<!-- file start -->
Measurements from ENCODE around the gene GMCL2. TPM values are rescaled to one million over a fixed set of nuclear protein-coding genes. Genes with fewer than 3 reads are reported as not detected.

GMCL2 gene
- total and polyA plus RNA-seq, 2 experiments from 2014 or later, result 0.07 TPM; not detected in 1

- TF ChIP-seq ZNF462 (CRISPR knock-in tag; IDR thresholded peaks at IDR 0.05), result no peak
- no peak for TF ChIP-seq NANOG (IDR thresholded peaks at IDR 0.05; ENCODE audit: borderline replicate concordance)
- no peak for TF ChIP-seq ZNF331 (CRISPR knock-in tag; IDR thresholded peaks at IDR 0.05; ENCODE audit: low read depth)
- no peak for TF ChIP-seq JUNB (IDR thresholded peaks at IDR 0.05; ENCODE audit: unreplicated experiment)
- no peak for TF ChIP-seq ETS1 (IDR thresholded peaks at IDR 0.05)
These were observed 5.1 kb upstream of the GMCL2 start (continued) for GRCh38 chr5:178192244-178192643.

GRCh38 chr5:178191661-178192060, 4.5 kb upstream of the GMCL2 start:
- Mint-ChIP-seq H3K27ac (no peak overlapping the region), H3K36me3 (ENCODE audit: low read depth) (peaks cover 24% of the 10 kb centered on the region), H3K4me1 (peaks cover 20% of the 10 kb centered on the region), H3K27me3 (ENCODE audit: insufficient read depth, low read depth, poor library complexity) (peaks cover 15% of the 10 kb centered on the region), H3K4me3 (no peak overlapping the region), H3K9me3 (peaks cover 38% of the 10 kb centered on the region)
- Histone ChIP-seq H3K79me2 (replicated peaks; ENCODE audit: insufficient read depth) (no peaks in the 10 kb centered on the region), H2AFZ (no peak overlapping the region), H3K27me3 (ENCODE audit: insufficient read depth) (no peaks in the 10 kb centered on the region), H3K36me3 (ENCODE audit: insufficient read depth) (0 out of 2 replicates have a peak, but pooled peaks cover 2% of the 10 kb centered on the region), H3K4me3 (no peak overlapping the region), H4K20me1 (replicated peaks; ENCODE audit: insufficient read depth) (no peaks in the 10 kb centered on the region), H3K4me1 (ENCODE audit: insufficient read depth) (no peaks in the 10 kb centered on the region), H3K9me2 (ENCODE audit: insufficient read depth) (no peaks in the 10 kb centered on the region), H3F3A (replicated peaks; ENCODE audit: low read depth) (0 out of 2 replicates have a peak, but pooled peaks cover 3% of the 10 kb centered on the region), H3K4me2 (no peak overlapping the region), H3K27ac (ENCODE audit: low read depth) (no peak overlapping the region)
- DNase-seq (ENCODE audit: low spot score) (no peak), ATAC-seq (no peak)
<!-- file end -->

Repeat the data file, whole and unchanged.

Measurements from ENCODE around the gene GMCL2. TPM values are rescaled to one million over a fixed set of nuclear protein-coding genes. Genes with fewer than 3 reads are reported as not detected.

GMCL2 gene
- total and polyA plus RNA-seq, 2 experiments from 2014 or later, result 0.07 TPM; not detected in 1

- TF ChIP-seq ZNF462 (CRISPR knock-in tag; IDR thresholded peaks at IDR 0.05), result no peak
- no peak for TF ChIP-seq NANOG (IDR thresholded peaks at IDR 0.05; ENCODE audit: borderline replicate concordance)
- no peak for TF ChIP-seq ZNF331 (CRISPR knock-in tag; IDR thresholded peaks at IDR 0.05; ENCODE audit: low read depth)
- no peak for TF ChIP-seq JUNB (IDR thresholded peaks at IDR 0.05; ENCODE audit: unreplicated experiment)
- no peak for TF ChIP-seq ETS1 (IDR thresholded peaks at IDR 0.05)
These were observed 5.1 kb upstream of the GMCL2 start (continued) for GRCh38 chr5:178192244-178192643.

GRCh38 chr5:178191661-178192060, 4.5 kb upstream of the GMCL2 start:
- Mint-ChIP-seq H3K27ac (no peak overlapping the region), H3K36me3 (ENCODE audit: low read depth) (peaks cover 24% of the 10 kb centered on the region), H3K4me1 (peaks cover 20% of the 10 kb centered on the region), H3K27me3 (ENCODE audit: insufficient read depth, low read depth, poor library complexity) (peaks cover 15% of the 10 kb centered on the region), H3K4me3 (no peak overlapping the region), H3K9me3 (peaks cover 38% of the 10 kb centered on the region)
- Histone ChIP-seq H3K79me2 (replicated peaks; ENCODE audit: insufficient read depth) (no peaks in the 10 kb centered on the region), H2AFZ (no peak overlapping the region), H3K27me3 (ENCODE audit: insufficient read depth) (no peaks in the 10 kb centered on the region), H3K36me3 (ENCODE audit: insufficient read depth) (0 out of 2 replicates have a peak, but pooled peaks cover 2% of the 10 kb centered on the region), H3K4me3 (no peak overlapping the region), H4K20me1 (replicated peaks; ENCODE audit: insufficient read depth) (no peaks in the 10 kb centered on the region), H3K4me1 (ENCODE audit: insufficient read depth) (no peaks in the 10 kb centered on the region), H3K9me2 (ENCODE audit: insufficient read depth) (no peaks in the 10 kb centered on the region), H3F3A (replicated peaks; ENCODE audit: low read depth) (0 out of 2 replicates have a peak, but pooled peaks cover 3% of the 10 kb centered on the region), H3K4me2 (no peak overlapping the region), H3K27ac (ENCODE audit: low read depth) (no peak overlapping the region)
- DNase-seq (ENCODE audit: low spot score) (no peak), ATAC-seq (no peak)